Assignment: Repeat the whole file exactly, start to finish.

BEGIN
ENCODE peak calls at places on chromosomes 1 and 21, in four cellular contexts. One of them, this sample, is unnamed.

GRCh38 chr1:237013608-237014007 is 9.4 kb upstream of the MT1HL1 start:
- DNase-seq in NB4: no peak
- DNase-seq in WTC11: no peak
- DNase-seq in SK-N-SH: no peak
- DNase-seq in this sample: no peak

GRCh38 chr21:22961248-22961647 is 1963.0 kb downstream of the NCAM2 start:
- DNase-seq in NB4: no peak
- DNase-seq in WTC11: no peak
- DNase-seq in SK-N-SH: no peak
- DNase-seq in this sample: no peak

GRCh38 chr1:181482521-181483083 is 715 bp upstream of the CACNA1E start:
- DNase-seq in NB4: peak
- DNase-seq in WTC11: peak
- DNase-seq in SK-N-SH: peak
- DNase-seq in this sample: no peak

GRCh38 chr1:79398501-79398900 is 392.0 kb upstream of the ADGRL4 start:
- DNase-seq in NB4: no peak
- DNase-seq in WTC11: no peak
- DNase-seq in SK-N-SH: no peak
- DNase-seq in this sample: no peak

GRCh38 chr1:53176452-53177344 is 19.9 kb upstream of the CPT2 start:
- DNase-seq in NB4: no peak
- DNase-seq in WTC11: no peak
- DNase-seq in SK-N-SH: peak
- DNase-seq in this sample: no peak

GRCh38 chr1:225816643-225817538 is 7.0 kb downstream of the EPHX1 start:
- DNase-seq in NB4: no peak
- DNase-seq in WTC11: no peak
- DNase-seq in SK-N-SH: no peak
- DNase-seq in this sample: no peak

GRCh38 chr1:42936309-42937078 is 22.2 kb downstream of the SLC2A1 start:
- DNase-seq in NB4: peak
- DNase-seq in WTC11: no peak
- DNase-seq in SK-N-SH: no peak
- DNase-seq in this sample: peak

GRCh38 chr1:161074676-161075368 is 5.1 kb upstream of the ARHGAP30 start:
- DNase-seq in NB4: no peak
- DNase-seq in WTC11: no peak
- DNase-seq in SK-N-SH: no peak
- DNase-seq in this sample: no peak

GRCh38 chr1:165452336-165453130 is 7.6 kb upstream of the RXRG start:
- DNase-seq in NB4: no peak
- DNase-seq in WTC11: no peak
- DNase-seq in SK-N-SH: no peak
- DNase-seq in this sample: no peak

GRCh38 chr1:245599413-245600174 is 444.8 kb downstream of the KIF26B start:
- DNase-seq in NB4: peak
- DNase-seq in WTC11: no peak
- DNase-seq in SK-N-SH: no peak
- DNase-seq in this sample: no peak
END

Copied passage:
ENCODE peak calls at places on chromosomes 1 and 21, in four cellular contexts. One of them, this sample, is unnamed.

GRCh38 chr1:237013608-237014007 is 9.4 kb upstream of the MT1HL1 start:
- DNase-seq in NB4: no peak
- DNase-seq in WTC11: no peak
- DNase-seq in SK-N-SH: no peak
- DNase-seq in this sample: no peak

GRCh38 chr21:22961248-22961647 is 1963.0 kb downstream of the NCAM2 start:
- DNase-seq in NB4: no peak
- DNase-seq in WTC11: no peak
- DNase-seq in SK-N-SH: no peak
- DNase-seq in this sample: no peak

GRCh38 chr1:181482521-181483083 is 715 bp upstream of the CACNA1E start:
- DNase-seq in NB4: peak
- DNase-seq in WTC11: peak
- DNase-seq in SK-N-SH: peak
- DNase-seq in this sample: no peak

GRCh38 chr1:79398501-79398900 is 392.0 kb upstream of the ADGRL4 start:
- DNase-seq in NB4: no peak
- DNase-seq in WTC11: no peak
- DNase-seq in SK-N-SH: no peak
- DNase-seq in this sample: no peak

GRCh38 chr1:53176452-53177344 is 19.9 kb upstream of the CPT2 start:
- DNase-seq in NB4: no peak
- DNase-seq in WTC11: no peak
- DNase-seq in SK-N-SH: peak
- DNase-seq in this sample: no peak

GRCh38 chr1:225816643-225817538 is 7.0 kb downstream of the EPHX1 start:
- DNase-seq in NB4: no peak
- DNase-seq in WTC11: no peak
- DNase-seq in SK-N-SH: no peak
- DNase-seq in this sample: no peak

GRCh38 chr1:42936309-42937078 is 22.2 kb downstream of the SLC2A1 start:
- DNase-seq in NB4: peak
- DNase-seq in WTC11: no peak
- DNase-seq in SK-N-SH: no peak
- DNase-seq in this sample: peak

GRCh38 chr1:161074676-161075368 is 5.1 kb upstream of the ARHGAP30 start:
- DNase-seq in NB4: no peak
- DNase-seq in WTC11: no peak
- DNase-seq in SK-N-SH: no peak
- DNase-seq in this sample: no peak

GRCh38 chr1:165452336-165453130 is 7.6 kb upstream of the RXRG start:
- DNase-seq in NB4: no peak
- DNase-seq in WTC11: no peak
- DNase-seq in SK-N-SH: no peak
- DNase-seq in this sample: no peak

GRCh38 chr1:245599413-245600174 is 444.8 kb downstream of the KIF26B start:
- DNase-seq in NB4: peak
- DNase-seq in WTC11: no peak
- DNase-seq in SK-N-SH: no peak
- DNase-seq in this sample: no peak